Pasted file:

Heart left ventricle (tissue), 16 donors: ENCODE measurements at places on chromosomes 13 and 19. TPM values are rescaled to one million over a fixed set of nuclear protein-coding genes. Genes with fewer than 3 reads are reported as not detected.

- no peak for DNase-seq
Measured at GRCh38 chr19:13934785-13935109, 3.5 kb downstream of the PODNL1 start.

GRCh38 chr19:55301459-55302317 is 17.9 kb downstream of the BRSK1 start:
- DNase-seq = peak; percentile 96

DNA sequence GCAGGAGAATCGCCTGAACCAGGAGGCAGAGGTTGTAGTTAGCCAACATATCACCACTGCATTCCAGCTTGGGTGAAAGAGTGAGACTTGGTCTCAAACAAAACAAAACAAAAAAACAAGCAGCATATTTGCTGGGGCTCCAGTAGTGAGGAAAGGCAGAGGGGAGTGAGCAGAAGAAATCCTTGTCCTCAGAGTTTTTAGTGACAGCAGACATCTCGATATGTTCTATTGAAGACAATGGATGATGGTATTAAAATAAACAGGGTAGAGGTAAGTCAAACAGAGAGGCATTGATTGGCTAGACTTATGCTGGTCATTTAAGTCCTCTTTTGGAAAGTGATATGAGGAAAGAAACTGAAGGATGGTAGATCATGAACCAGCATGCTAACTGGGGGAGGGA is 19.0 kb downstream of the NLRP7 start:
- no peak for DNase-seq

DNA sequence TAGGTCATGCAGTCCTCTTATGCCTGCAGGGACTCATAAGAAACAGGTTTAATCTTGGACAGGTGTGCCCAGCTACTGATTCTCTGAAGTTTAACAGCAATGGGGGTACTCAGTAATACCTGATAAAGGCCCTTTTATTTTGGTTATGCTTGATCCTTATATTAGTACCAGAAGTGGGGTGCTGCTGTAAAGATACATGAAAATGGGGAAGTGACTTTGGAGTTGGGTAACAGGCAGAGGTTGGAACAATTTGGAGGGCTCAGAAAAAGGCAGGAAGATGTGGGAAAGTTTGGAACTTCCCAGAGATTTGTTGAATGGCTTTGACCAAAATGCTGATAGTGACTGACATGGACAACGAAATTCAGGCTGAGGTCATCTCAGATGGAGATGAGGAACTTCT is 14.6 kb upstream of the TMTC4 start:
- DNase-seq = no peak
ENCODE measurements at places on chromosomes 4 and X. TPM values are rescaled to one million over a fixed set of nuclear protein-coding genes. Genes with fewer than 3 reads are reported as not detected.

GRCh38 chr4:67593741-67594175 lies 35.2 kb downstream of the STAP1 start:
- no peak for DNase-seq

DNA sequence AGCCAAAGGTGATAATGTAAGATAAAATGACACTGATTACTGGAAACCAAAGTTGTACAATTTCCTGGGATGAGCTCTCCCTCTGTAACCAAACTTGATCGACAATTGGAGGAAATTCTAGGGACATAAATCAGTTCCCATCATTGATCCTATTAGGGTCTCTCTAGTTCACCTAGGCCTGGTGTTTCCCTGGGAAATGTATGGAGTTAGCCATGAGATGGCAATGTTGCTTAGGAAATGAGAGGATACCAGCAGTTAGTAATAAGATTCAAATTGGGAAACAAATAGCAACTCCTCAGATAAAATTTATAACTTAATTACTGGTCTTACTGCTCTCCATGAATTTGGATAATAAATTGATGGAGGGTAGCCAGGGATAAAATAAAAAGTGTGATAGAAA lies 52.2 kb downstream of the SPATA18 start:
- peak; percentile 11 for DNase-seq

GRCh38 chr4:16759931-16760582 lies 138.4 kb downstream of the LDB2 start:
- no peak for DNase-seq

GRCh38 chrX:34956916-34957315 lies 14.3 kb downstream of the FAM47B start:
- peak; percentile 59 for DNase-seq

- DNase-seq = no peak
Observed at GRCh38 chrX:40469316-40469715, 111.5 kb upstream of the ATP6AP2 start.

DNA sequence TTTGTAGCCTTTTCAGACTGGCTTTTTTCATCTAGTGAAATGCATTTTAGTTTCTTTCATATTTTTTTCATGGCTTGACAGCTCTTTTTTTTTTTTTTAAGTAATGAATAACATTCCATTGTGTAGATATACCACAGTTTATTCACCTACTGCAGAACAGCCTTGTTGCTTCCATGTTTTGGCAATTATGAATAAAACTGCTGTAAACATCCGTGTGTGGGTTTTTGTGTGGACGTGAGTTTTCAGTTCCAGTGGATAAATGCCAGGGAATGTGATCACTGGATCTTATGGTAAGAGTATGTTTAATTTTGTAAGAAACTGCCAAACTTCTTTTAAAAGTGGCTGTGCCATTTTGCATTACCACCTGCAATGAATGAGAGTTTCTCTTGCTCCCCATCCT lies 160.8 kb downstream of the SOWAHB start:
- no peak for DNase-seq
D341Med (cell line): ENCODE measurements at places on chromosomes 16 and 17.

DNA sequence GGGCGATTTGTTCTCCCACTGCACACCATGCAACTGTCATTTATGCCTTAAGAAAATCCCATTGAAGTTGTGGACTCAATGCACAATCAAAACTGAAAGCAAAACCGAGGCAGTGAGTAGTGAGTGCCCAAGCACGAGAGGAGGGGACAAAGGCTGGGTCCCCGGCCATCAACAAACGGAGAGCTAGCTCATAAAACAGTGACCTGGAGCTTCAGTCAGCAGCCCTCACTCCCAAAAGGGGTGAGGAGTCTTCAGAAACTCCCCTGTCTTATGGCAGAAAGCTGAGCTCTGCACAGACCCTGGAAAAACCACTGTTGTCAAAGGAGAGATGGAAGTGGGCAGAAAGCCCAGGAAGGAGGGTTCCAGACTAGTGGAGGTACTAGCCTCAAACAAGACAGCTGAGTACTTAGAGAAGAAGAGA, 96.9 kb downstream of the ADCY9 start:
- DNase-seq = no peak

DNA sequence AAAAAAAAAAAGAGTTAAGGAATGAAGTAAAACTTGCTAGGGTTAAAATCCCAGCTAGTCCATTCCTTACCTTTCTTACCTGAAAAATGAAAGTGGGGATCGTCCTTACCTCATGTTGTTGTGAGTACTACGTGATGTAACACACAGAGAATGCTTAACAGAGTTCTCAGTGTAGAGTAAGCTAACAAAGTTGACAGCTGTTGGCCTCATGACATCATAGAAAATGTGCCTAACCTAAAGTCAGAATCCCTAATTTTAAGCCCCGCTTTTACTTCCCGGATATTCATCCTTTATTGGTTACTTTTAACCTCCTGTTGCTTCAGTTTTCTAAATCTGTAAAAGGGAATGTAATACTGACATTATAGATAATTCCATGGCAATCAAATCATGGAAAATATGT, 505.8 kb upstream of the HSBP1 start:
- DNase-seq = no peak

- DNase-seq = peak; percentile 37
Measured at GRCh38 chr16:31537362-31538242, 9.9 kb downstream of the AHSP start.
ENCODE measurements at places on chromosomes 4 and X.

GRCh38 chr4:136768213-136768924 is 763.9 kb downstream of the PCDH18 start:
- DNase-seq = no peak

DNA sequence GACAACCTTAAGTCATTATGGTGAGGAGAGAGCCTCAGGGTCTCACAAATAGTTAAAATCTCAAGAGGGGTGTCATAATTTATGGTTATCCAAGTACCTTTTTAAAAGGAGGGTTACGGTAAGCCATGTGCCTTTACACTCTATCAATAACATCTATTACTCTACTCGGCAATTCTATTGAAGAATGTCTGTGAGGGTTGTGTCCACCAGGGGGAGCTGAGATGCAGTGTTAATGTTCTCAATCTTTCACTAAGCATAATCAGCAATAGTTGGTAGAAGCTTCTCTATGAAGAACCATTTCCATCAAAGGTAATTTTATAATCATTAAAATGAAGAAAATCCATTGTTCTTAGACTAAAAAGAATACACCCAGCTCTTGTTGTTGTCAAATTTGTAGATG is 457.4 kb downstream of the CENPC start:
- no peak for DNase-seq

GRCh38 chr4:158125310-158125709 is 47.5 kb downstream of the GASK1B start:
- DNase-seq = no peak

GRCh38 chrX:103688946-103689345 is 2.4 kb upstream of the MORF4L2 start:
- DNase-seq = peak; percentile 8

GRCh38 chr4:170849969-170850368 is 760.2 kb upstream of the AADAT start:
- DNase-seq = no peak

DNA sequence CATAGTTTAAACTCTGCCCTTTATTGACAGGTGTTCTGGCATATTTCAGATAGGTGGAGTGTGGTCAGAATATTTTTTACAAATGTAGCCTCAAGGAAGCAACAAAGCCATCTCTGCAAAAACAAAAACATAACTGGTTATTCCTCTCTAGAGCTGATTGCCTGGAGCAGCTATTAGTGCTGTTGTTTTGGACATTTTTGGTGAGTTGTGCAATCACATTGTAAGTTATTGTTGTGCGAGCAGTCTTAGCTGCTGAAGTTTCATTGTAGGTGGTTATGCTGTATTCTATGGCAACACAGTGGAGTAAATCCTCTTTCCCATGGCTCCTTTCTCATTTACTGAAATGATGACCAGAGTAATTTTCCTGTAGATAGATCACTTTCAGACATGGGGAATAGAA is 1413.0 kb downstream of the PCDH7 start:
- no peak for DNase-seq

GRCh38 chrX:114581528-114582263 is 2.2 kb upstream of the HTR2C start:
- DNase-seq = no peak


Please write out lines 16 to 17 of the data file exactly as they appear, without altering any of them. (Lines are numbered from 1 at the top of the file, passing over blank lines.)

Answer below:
- no peak for DNase-seq

GRCh38 chrX:34956916-34957315 lies 14.3 kb downstream of the FAM47B start: